What works better is usually obvious. But we as humans fall for what’s easy and what’s readily available. This is especially true when it comes to designing learning materials. Course designers and developers continue doing what they’re doing because it’s convenient, not because it’s effective. Below are what we consider the four top trumps or elements that work better in eLearning.
1) Context Trumps Content
Content has always been considered as king in the information age. Educators and trainers who focus too much on content miss a crucial point. More information doesn’t translate to better learning. Expecting students to recall more information is a low-level learning goal that usually accomplishes nothing. The challenge is to move beyond this towards a higher level objective, that is, application, synthesis, analysis and evaluation.
It’s a lofty goal but definitely doable. And you can achieve it with the help of context, not more content in a vacuum. This demands a change in your mindset as a trainer or educator. Rather than assume the role of a sage on stage, you have to put yourself in your learner’s shoes.
Focusing on context demands that you make sense of content. What does all this information mean for your learners? How can they apply it in real life or solve actual problems with it?
2) Emotions Trump Facts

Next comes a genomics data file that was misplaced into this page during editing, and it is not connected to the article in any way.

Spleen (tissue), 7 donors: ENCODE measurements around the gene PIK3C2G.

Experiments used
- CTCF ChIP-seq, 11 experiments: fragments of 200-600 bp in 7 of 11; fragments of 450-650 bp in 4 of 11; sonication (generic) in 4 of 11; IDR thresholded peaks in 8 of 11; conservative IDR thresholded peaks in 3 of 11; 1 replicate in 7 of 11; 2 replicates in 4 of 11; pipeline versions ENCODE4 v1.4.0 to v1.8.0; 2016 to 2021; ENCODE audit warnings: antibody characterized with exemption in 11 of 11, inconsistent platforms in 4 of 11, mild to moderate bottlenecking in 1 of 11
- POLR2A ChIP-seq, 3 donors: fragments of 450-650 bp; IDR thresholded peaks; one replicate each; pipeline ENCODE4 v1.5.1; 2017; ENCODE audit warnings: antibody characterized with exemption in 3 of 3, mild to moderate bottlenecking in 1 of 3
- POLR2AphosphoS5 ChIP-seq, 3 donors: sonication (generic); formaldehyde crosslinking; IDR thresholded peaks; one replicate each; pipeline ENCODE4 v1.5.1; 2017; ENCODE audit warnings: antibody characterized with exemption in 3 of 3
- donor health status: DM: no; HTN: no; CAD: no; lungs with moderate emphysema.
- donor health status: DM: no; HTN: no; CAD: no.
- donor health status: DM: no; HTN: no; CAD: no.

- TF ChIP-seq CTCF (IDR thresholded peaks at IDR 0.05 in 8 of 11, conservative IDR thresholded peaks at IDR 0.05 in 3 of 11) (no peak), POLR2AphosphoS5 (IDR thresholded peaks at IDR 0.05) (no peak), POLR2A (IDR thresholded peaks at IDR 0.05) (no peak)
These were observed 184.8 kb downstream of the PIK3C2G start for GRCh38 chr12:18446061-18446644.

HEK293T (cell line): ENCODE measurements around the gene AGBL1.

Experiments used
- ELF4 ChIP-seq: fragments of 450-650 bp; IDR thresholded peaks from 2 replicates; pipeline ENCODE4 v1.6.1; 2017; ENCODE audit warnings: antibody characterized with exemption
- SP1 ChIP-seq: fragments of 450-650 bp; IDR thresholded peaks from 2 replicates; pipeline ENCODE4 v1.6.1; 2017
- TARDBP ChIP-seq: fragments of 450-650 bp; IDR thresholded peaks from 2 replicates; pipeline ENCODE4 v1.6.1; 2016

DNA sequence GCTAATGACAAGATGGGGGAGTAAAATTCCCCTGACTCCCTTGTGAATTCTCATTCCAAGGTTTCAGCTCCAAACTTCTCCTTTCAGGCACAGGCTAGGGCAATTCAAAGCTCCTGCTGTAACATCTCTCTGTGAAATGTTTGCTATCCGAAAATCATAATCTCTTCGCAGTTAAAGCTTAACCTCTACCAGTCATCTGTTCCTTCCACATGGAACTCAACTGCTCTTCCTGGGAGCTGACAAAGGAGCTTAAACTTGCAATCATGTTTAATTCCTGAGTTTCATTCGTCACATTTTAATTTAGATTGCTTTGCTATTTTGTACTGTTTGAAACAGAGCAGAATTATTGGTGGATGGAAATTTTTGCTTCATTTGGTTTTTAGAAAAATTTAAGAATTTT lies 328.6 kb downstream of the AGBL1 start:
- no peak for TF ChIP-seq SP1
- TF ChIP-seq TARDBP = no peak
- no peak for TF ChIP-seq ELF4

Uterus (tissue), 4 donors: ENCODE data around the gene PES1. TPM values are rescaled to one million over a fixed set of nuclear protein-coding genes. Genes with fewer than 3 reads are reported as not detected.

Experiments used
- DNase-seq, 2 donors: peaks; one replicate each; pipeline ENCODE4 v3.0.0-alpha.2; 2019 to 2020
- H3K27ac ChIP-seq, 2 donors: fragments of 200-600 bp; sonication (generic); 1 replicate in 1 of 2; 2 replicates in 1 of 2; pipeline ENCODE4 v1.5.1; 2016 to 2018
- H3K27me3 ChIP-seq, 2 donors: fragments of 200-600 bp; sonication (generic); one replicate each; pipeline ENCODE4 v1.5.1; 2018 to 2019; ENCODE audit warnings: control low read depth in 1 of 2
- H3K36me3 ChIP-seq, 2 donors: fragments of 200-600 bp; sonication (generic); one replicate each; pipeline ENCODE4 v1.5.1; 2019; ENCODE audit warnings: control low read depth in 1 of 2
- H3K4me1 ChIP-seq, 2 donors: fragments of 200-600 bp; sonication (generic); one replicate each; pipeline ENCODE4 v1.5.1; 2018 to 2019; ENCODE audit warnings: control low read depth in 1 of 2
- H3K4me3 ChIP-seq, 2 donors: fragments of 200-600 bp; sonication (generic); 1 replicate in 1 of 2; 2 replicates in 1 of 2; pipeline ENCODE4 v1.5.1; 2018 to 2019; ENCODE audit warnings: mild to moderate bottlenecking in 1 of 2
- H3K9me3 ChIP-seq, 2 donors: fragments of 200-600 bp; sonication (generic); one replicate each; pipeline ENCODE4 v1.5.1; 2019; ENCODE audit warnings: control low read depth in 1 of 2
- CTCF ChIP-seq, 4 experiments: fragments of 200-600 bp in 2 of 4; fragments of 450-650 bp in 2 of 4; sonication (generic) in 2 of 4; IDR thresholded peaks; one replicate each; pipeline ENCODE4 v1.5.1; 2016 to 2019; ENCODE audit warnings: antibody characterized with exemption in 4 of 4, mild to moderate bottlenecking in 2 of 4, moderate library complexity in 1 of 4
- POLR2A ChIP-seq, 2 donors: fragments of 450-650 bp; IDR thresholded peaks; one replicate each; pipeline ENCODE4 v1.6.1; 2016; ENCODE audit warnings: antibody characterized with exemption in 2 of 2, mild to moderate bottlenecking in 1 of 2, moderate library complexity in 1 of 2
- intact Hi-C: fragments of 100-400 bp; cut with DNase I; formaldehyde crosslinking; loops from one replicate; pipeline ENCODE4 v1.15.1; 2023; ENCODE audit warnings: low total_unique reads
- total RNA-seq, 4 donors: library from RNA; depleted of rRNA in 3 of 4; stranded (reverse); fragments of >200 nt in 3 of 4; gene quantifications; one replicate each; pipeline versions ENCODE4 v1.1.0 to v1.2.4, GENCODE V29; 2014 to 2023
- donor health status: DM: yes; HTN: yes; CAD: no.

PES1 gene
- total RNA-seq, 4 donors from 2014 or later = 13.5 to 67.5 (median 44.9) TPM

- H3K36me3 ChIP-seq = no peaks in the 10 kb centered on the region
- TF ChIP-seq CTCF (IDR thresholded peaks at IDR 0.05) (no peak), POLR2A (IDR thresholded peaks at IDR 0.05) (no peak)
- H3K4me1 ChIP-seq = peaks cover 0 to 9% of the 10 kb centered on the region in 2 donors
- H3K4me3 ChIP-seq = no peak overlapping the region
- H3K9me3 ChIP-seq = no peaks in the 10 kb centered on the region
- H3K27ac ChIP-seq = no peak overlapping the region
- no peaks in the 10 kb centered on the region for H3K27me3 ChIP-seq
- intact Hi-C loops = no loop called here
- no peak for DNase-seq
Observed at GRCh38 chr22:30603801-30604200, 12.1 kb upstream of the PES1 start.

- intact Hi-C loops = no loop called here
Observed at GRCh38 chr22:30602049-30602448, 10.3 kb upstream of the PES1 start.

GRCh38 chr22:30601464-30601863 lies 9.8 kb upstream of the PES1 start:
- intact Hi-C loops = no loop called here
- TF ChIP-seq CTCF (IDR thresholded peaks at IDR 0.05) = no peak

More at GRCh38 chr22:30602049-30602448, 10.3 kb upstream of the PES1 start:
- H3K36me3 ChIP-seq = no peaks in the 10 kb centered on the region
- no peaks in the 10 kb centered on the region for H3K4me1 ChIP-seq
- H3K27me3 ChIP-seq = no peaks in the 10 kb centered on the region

One of our biggest biases is that facts are always superior to emotions, that facts are more reliable and rational. Studies, however, have shown that emotion trumps facts when it comes to our ability to recall. Neuroscience has unlocked a key concept that everything the human brain learns is filtered through emotions. Try dumping a big chunk of information to someone depressed and see for yourself.
Knowing this, you can tap your learner’s emotion to help him or her succeed. To do this, ask yourself how to fit your material to the emotional narrative of your learner’s life. It’s all about the learner and the contents of his or her experience. Ignore your learners’ emotions and all your efforts will be futile.
3) Quality Trumps Quantity
Less is more applies to eLearning too. More content, more flashy technology, and more ideas stuffed into a single presentation is a sure recipe for disaster. What learners need most today is quality eLearning material that uses simple yet powerful mechanisms. Engaging and truly effective content does not need special effects.
Instead of drowning students in a sea of content, why not keep stick to one idea and help them understand it deeply? For complicated subjects or concepts, you can look for patterns and chunk related ideas for better results. Let learners focus on a simple “must-learn” content per screen and cut out the non-essentials. Be ruthless in weeding out content that doesn’t help meet their goals. This is what quality over quantity means. It may sound easy in theory, but not in practice.
4) Pedagogy Trumps Technology
A lot of people think that new technology will cure all problems related to learning. But there’s no such thing as a technological silver bullet. Your constant search for the next best thing in eLearning may even distract you from the real job. No learning management system or authoring software or collaboration tool can replace the skills and insights of an effective instructor.
Spend most of your budget on sophisticated technology such as fancy graphics and instructional software and hand them over to your faculty. That’s an expensive way to fail.
eLearning is about learning, period. It isn’t about technology. The tools you are using are only as good as how you use them. So drop the e from eLearning and focus on things that truly matters to you and your learners.
Do you have any other element to add to this list? Tell us!